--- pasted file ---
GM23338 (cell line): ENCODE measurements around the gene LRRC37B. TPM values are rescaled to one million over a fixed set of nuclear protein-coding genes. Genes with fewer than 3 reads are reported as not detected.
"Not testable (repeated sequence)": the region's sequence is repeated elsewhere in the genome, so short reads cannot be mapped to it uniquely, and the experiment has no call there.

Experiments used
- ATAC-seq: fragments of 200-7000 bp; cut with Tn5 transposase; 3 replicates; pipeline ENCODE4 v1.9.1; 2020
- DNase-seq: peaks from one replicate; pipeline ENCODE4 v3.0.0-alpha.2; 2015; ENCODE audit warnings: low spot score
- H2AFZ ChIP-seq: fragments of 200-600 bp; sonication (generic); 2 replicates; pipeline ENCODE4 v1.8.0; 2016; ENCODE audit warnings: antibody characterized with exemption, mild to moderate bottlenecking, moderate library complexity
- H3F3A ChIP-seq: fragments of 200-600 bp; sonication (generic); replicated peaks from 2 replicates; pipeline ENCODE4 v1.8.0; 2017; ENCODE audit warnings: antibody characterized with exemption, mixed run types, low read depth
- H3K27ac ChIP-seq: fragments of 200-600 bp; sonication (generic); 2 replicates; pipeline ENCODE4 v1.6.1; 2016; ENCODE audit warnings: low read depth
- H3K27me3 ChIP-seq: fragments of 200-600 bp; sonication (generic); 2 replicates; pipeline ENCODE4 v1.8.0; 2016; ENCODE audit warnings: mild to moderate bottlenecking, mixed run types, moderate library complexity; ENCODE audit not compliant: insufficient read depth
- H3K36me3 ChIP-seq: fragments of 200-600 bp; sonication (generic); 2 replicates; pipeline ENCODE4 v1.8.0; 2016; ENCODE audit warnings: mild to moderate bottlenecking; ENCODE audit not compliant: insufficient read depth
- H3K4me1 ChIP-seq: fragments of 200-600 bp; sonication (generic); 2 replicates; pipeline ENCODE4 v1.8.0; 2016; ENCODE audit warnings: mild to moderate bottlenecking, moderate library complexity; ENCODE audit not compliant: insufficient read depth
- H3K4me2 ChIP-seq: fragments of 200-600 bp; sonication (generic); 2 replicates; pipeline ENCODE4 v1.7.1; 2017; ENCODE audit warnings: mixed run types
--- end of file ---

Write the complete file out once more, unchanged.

GM23338 (cell line): ENCODE measurements around the gene LRRC37B. TPM values are rescaled to one million over a fixed set of nuclear protein-coding genes. Genes with fewer than 3 reads are reported as not detected.
"Not testable (repeated sequence)": the region's sequence is repeated elsewhere in the genome, so short reads cannot be mapped to it uniquely, and the experiment has no call there.

Experiments used
- ATAC-seq: fragments of 200-7000 bp; cut with Tn5 transposase; 3 replicates; pipeline ENCODE4 v1.9.1; 2020
- DNase-seq: peaks from one replicate; pipeline ENCODE4 v3.0.0-alpha.2; 2015; ENCODE audit warnings: low spot score
- H2AFZ ChIP-seq: fragments of 200-600 bp; sonication (generic); 2 replicates; pipeline ENCODE4 v1.8.0; 2016; ENCODE audit warnings: antibody characterized with exemption, mild to moderate bottlenecking, moderate library complexity
- H3F3A ChIP-seq: fragments of 200-600 bp; sonication (generic); replicated peaks from 2 replicates; pipeline ENCODE4 v1.8.0; 2017; ENCODE audit warnings: antibody characterized with exemption, mixed run types, low read depth
- H3K27ac ChIP-seq: fragments of 200-600 bp; sonication (generic); 2 replicates; pipeline ENCODE4 v1.6.1; 2016; ENCODE audit warnings: low read depth
- H3K27me3 ChIP-seq: fragments of 200-600 bp; sonication (generic); 2 replicates; pipeline ENCODE4 v1.8.0; 2016; ENCODE audit warnings: mild to moderate bottlenecking, mixed run types, moderate library complexity; ENCODE audit not compliant: insufficient read depth
- H3K36me3 ChIP-seq: fragments of 200-600 bp; sonication (generic); 2 replicates; pipeline ENCODE4 v1.8.0; 2016; ENCODE audit warnings: mild to moderate bottlenecking; ENCODE audit not compliant: insufficient read depth
- H3K4me1 ChIP-seq: fragments of 200-600 bp; sonication (generic); 2 replicates; pipeline ENCODE4 v1.8.0; 2016; ENCODE audit warnings: mild to moderate bottlenecking, moderate library complexity; ENCODE audit not compliant: insufficient read depth
- H3K4me2 ChIP-seq: fragments of 200-600 bp; sonication (generic); 2 replicates; pipeline ENCODE4 v1.7.1; 2017; ENCODE audit warnings: mixed run types